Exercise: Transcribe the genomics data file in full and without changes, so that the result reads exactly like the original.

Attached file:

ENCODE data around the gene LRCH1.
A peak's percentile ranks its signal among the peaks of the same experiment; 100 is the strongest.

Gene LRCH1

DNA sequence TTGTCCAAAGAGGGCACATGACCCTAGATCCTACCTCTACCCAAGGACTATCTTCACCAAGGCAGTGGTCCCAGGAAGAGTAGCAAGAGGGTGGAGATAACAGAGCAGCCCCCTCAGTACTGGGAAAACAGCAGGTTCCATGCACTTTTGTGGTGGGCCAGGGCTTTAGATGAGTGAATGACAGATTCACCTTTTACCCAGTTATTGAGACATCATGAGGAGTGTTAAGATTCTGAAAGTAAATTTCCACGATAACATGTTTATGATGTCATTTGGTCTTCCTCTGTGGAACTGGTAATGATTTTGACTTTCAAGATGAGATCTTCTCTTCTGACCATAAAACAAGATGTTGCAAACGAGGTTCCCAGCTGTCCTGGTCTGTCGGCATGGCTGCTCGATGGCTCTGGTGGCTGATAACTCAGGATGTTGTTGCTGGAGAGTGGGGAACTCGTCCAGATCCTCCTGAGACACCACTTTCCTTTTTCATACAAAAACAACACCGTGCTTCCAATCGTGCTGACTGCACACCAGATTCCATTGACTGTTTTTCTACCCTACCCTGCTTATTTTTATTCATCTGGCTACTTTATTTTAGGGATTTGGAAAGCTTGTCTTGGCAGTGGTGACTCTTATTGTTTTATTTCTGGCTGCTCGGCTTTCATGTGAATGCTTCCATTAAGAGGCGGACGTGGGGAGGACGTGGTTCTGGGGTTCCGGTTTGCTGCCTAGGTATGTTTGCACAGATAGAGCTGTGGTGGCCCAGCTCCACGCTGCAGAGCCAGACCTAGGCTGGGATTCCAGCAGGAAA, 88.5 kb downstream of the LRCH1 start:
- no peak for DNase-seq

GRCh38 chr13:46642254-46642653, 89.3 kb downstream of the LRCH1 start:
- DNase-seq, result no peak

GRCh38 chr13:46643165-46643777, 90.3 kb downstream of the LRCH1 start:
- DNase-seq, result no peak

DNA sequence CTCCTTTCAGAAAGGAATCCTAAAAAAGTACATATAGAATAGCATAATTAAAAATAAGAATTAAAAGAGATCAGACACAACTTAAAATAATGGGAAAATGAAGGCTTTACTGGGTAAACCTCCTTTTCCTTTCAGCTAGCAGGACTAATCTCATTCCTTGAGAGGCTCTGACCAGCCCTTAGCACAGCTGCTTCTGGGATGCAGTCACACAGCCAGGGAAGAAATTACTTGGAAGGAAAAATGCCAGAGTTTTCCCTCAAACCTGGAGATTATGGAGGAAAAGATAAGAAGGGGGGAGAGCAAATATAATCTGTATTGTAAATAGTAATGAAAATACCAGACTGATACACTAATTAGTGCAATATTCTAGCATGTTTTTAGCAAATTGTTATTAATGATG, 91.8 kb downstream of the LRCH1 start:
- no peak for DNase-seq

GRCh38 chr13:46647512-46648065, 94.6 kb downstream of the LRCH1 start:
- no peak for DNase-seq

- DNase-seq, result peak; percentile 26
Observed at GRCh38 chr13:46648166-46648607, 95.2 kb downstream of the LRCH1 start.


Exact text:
ENCODE data around the gene LRCH1.
A peak's percentile ranks its signal among the peaks of the same experiment; 100 is the strongest.

Gene LRCH1

DNA sequence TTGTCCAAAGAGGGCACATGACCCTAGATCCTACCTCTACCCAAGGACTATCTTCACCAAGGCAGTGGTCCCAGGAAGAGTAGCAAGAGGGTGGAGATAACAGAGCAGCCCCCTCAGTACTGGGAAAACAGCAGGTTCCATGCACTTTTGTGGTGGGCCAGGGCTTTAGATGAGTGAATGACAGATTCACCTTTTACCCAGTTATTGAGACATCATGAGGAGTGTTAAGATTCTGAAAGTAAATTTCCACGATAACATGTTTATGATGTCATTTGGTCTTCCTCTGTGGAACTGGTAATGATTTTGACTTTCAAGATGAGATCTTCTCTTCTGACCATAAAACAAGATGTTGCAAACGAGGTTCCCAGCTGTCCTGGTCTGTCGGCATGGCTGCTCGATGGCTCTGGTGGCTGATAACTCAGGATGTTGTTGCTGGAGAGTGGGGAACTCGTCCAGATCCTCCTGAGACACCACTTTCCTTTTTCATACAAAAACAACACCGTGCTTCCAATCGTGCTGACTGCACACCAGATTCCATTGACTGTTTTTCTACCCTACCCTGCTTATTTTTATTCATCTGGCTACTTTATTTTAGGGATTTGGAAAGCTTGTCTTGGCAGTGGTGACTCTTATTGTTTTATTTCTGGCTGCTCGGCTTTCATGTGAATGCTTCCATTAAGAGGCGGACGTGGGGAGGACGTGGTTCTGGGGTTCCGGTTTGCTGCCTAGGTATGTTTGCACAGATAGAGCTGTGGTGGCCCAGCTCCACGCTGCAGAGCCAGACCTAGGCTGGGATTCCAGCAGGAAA, 88.5 kb downstream of the LRCH1 start:
- no peak for DNase-seq

GRCh38 chr13:46642254-46642653, 89.3 kb downstream of the LRCH1 start:
- DNase-seq, result no peak

GRCh38 chr13:46643165-46643777, 90.3 kb downstream of the LRCH1 start:
- DNase-seq, result no peak

DNA sequence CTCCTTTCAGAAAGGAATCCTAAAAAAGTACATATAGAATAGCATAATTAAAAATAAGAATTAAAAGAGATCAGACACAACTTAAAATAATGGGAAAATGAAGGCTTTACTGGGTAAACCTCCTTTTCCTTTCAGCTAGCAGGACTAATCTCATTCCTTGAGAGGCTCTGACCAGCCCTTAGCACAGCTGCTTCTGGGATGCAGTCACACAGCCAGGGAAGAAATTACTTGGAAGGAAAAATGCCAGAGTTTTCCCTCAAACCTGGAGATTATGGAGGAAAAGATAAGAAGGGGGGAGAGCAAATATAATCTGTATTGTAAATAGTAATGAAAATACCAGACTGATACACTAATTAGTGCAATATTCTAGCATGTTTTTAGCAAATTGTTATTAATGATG, 91.8 kb downstream of the LRCH1 start:
- no peak for DNase-seq

GRCh38 chr13:46647512-46648065, 94.6 kb downstream of the LRCH1 start:
- no peak for DNase-seq

- DNase-seq, result peak; percentile 26
Observed at GRCh38 chr13:46648166-46648607, 95.2 kb downstream of the LRCH1 start.